Bad idea to let politics into campus, academics tell parties

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Should branches of political parties be allowed in public universities? Mustafa K Anuar speaks to a few academics to find out what they think.

The difference in opinion between Education Minister Maszlee Malik and Prime Minister Dr Mahathir Mohamad over the issue of establishing political party branches in public universities has rattled academics for various reasons.

The issue has turned contentious, not only because it was proposed by Maszlee, who is a Bersatu member, but because a branch of that party was established in Universiti Kebangsaan Malaysia in October.

This was not the first time that a minister and the prime minister have come up with conflicting ideas, senior lecturer Dr Khoo Ying Hooi of Universiti Malaya told The Malaysian Insight.

“I do not know how the system operates at the cabinet level but looking at this within a larger context, such conflicting statements should be reduced, especially when it comes to major decisions like this (the idea of establishing political parties in campus),” she said.

Such conflicting ideas create problems for those at the execution level, she said. “That then might lead to the inconsistency of the policies and eventually the failure in execution and implementation.”

Prof Zaharom Nain of Nottingham University Malaysia concurs with Khoo: “This anarchic system of each minister making his or her own decisions – especially major ones like this and not minor ones like the colour of school shoes – is not advisable.

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“It’s not about seeking the permission of the PM. It’s about the spirit of making major decisions, like this, with some consultation and consensus.

“So, what are ‘major’ decisions and what are not? If ministers don’t know the answer to that, then we have a problem.”

Dr Ngo Sheau Shi of Universiti Sains Malaysia said in a democratic society, differences of opinion should be allowed, while the decision-making process should involve consultation with all stakeholders, such as students and lecturers.

Regarding conflicting decisions at the ministerial level, she said the minister should have the prerogative to come out with new policies within his portfolio. “However, if there is a clear conflict of ideas as such, then, maybe the issue needs to be discussed in a cabinet meeting.”

A lecturer with a private university in Kuala Lumpur, who prefers to remain anonymous, is more forgiving: “I see this as a new cabinet thrown together for the first time.”

“I know both men come from the same party and there will be teething problems working out policies. I will give them a bit more time to get their act together.”

For academic Dr Azmil Tayeb of Universiti Sains Malaysia, the differing views regarding political freedom on campus is testimony to the fact that both are the products of their time. “Lest we forget, the Universities and University Colleges Act was Dr Mahathir’s brainchild when he was the education minister at the time of the draconian law’s conception. His idea then and now is ‘depoliticisation’ of the campus.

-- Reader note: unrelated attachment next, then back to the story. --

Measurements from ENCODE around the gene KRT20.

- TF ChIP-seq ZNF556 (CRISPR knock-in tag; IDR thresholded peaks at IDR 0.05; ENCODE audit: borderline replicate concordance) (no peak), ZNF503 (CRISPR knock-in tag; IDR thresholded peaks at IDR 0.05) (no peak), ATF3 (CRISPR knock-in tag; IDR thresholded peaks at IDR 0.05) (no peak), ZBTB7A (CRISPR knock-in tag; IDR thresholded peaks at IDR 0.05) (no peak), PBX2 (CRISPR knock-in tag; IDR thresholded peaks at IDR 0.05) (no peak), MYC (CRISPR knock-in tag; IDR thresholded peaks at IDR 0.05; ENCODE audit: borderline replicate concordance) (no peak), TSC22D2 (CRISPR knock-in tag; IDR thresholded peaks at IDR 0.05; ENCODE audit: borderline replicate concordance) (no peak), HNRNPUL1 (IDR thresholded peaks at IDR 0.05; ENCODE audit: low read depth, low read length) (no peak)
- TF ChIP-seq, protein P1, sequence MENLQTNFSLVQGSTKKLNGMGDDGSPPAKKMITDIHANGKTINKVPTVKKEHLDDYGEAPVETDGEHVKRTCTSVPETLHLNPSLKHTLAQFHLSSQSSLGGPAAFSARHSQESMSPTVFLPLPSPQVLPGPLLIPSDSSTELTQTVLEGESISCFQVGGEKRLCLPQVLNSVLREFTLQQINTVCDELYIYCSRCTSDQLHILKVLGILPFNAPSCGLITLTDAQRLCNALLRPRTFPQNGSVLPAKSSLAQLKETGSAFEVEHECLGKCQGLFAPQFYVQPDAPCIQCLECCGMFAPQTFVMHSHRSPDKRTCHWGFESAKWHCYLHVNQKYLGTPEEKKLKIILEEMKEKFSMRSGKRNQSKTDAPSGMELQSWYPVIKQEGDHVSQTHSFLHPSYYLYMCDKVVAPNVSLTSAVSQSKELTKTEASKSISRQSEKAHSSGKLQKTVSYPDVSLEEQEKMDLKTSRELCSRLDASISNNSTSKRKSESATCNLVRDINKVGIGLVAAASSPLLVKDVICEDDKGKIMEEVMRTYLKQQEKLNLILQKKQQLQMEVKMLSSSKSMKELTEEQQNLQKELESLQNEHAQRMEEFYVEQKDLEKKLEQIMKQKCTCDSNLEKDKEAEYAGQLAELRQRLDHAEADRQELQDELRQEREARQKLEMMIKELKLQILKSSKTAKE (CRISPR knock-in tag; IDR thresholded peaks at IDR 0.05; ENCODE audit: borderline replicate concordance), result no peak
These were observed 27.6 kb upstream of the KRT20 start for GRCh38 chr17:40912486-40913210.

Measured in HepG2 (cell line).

“The only difference is in pre-GE14, the campus was depoliticised only for opposition parties and critics of the government, not BN and its cheerleaders.

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“In post-GE14, it’s difficult to see how a campus can be depoliticised, scrubbed clean of any ‘political element’ and to have that practice jive with the newfound freedom on campus. It’s contradictory at best and patronising at worst.”

He hoped that Maszlee could hold his ground and would not buckle under the pressure of Mahathir, “who is still living in the authoritarian past where political freedom and discourses on campus can be suppressed”.

With the dawn of a new Malaysia, he said, university students are fully aware of their political rights and the main issues that are plaguing the country. “There is no stopping the students from discussing and debating these issues on campus, the ideal venue for such discourse to take place.

“Moreover, the voting age will soon be lowered to 18 and thus keeping politics out of campus full of first-time voters is simply inane and futile,” he added.

Zaharom, however, disagrees, saying it was a bad idea to have political party branches in campuses. “Have ideological organisations instead,” he said, “like a socialist society that encourage learning and understanding of political movements and ideologies. Not party recruitment and propagating branches.”

The university’s role is to encourage thinking, learning and understanding, he said.

On 1 November, Mahathir said he had reservations about allowing political parties to set up branches in public universities. “You are free to talk as you like, but tak payah lah bagi (there is no need to allow it),” he said.

Maszlee was earlier reported to have said in the Dewan Rakyat that political parties would be allowed to set up branches in all public universities.

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Source: The Malaysian Insight

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